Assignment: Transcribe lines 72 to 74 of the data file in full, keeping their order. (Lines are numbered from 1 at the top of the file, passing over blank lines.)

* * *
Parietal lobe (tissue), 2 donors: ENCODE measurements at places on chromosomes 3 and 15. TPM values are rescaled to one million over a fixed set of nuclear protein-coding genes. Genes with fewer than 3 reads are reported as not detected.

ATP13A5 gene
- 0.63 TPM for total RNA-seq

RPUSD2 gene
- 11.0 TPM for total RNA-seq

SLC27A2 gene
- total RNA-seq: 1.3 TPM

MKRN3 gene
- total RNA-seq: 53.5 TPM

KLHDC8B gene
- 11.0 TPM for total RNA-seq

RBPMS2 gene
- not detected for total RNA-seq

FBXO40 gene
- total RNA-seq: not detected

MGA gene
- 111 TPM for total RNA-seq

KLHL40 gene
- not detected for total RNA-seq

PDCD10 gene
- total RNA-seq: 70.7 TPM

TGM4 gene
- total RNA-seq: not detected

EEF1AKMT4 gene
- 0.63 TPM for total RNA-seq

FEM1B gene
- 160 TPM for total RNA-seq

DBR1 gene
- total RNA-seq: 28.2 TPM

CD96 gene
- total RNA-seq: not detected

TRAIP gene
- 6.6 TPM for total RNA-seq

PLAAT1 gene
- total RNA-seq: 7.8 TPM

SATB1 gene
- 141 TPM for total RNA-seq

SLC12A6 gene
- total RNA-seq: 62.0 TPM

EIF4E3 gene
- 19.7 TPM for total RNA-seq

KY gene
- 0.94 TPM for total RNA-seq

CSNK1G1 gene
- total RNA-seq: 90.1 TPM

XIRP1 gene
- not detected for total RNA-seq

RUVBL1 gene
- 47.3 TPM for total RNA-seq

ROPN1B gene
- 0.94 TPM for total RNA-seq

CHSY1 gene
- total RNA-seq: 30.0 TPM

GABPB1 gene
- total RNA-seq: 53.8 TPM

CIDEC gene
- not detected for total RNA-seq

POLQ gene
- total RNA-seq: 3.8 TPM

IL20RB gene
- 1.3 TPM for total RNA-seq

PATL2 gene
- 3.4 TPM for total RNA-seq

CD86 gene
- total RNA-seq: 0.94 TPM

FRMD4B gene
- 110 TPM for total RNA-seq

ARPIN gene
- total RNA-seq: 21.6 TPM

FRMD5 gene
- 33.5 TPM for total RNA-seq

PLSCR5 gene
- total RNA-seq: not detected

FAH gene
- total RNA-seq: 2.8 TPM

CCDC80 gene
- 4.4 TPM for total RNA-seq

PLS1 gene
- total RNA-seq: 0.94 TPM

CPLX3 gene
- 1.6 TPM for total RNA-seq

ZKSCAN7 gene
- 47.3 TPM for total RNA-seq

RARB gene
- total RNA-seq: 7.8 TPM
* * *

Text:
PLSCR5 gene
- total RNA-seq: not detected

FAH gene